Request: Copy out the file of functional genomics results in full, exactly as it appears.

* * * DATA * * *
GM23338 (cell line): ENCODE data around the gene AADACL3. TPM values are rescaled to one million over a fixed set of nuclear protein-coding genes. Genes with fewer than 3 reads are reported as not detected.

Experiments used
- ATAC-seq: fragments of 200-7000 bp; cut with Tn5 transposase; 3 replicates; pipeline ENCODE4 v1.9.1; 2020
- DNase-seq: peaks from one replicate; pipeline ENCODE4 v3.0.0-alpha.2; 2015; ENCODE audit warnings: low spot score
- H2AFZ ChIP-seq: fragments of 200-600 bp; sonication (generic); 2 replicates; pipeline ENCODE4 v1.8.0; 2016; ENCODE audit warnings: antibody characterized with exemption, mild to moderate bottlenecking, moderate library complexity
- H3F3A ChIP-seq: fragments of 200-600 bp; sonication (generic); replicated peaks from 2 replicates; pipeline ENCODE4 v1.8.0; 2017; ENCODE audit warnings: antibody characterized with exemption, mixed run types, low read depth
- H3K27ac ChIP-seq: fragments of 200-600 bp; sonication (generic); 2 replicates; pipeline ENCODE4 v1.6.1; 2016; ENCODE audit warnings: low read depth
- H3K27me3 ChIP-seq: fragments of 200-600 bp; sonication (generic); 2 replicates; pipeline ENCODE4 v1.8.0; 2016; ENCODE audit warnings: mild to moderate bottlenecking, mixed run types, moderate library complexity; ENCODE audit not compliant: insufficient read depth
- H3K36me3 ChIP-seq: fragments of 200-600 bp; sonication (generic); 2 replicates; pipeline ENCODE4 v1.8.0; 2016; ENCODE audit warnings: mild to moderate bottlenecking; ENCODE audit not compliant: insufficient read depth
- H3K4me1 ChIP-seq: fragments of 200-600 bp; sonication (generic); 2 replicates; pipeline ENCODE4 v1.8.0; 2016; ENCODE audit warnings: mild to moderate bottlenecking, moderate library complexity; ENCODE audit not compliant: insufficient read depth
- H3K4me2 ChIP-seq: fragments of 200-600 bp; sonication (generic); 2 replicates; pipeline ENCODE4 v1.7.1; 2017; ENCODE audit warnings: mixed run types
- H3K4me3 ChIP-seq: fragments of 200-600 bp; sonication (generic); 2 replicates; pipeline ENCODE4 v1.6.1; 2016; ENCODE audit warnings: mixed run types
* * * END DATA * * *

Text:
GM23338 (cell line): ENCODE data around the gene AADACL3. TPM values are rescaled to one million over a fixed set of nuclear protein-coding genes. Genes with fewer than 3 reads are reported as not detected.

Experiments used
- ATAC-seq: fragments of 200-7000 bp; cut with Tn5 transposase; 3 replicates; pipeline ENCODE4 v1.9.1; 2020
- DNase-seq: peaks from one replicate; pipeline ENCODE4 v3.0.0-alpha.2; 2015; ENCODE audit warnings: low spot score
- H2AFZ ChIP-seq: fragments of 200-600 bp; sonication (generic); 2 replicates; pipeline ENCODE4 v1.8.0; 2016; ENCODE audit warnings: antibody characterized with exemption, mild to moderate bottlenecking, moderate library complexity
- H3F3A ChIP-seq: fragments of 200-600 bp; sonication (generic); replicated peaks from 2 replicates; pipeline ENCODE4 v1.8.0; 2017; ENCODE audit warnings: antibody characterized with exemption, mixed run types, low read depth
- H3K27ac ChIP-seq: fragments of 200-600 bp; sonication (generic); 2 replicates; pipeline ENCODE4 v1.6.1; 2016; ENCODE audit warnings: low read depth
- H3K27me3 ChIP-seq: fragments of 200-600 bp; sonication (generic); 2 replicates; pipeline ENCODE4 v1.8.0; 2016; ENCODE audit warnings: mild to moderate bottlenecking, mixed run types, moderate library complexity; ENCODE audit not compliant: insufficient read depth
- H3K36me3 ChIP-seq: fragments of 200-600 bp; sonication (generic); 2 replicates; pipeline ENCODE4 v1.8.0; 2016; ENCODE audit warnings: mild to moderate bottlenecking; ENCODE audit not compliant: insufficient read depth
- H3K4me1 ChIP-seq: fragments of 200-600 bp; sonication (generic); 2 replicates; pipeline ENCODE4 v1.8.0; 2016; ENCODE audit warnings: mild to moderate bottlenecking, moderate library complexity; ENCODE audit not compliant: insufficient read depth
- H3K4me2 ChIP-seq: fragments of 200-600 bp; sonication (generic); 2 replicates; pipeline ENCODE4 v1.7.1; 2017; ENCODE audit warnings: mixed run types
- H3K4me3 ChIP-seq: fragments of 200-600 bp; sonication (generic); 2 replicates; pipeline ENCODE4 v1.6.1; 2016; ENCODE audit warnings: mixed run types